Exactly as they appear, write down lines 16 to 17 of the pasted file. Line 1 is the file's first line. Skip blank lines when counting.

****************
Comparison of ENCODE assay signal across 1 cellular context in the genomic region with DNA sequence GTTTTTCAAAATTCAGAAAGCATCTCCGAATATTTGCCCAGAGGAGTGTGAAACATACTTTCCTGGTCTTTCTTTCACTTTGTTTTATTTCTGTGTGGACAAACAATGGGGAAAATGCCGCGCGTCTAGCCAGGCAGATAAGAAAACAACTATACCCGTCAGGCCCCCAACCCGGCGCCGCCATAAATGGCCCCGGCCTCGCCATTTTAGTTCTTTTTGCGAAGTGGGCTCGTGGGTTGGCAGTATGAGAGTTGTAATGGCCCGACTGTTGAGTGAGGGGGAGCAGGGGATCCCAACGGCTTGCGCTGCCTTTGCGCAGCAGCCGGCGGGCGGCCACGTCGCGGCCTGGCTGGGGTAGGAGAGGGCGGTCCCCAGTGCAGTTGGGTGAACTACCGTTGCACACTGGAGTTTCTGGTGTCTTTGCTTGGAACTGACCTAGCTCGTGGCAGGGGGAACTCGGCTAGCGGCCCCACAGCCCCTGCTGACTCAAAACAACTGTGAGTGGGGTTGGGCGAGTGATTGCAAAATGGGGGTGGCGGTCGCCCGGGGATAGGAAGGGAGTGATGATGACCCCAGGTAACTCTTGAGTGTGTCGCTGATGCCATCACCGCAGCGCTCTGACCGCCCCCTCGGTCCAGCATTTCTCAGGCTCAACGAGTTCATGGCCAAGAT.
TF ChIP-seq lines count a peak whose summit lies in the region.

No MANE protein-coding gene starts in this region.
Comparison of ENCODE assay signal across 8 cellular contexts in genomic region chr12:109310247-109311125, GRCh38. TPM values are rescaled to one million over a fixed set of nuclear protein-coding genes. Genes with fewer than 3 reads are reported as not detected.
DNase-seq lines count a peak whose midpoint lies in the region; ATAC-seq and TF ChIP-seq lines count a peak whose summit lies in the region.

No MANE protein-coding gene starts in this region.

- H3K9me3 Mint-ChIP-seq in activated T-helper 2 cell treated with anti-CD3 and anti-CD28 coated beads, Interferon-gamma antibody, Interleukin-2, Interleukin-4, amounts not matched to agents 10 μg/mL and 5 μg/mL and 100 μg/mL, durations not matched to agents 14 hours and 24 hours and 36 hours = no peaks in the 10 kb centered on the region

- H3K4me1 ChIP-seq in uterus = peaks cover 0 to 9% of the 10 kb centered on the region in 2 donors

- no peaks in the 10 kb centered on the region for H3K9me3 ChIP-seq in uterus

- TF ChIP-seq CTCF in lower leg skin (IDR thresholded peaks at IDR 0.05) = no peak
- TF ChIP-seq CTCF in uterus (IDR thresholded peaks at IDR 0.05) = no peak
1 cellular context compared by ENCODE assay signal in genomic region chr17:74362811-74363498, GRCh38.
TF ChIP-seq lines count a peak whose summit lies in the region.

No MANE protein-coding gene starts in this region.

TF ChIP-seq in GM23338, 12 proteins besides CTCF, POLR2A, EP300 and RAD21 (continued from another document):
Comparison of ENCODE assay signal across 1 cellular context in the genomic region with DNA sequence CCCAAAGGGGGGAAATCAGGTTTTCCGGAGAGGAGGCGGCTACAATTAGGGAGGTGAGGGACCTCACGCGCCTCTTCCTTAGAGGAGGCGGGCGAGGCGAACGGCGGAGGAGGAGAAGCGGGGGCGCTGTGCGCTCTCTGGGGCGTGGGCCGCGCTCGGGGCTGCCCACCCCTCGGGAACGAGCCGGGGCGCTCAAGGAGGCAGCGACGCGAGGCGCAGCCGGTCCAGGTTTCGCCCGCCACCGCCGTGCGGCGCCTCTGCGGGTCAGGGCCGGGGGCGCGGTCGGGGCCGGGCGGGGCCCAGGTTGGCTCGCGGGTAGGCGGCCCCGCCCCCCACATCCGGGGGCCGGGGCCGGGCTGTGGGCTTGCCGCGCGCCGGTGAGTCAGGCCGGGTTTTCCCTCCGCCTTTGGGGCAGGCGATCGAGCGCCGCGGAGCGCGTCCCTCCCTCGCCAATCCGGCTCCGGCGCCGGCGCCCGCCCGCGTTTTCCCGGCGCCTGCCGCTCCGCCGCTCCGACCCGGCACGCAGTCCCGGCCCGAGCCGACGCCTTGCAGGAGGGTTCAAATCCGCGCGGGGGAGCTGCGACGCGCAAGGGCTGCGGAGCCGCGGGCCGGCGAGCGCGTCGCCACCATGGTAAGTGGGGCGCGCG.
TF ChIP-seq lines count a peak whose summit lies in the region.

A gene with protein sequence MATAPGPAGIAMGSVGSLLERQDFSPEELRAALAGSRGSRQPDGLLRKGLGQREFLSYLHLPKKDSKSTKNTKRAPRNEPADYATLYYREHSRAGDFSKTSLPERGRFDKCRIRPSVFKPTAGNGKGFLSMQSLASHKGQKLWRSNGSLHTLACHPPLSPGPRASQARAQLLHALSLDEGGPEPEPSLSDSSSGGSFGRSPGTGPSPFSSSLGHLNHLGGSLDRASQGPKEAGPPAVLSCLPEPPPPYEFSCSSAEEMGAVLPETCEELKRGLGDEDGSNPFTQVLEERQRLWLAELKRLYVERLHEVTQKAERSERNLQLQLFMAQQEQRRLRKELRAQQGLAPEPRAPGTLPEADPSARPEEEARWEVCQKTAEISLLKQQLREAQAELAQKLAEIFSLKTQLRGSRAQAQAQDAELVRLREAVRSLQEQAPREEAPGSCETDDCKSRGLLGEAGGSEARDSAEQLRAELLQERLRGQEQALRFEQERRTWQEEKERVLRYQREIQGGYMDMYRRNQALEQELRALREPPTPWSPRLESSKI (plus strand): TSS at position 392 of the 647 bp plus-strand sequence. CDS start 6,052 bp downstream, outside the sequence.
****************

Comparison of ENCODE assay signal across 1 cellular context in the genomic region with DNA sequence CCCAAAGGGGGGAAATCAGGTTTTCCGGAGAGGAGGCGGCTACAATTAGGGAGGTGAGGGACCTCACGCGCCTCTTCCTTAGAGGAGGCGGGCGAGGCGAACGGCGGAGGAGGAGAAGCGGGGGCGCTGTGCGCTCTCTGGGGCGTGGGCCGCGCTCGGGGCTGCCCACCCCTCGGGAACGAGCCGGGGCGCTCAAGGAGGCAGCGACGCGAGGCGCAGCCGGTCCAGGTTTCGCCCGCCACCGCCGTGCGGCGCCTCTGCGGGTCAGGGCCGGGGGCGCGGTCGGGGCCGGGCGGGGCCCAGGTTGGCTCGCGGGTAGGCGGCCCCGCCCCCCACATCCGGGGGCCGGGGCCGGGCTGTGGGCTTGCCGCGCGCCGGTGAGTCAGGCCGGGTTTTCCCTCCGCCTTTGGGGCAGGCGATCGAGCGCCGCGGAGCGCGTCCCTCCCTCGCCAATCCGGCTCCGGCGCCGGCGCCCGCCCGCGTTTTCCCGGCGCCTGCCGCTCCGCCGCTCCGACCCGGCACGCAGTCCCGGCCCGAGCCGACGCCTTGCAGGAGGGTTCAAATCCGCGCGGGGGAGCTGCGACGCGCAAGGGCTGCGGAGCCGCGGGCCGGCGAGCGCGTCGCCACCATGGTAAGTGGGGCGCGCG.
TF ChIP-seq lines count a peak whose summit lies in the region.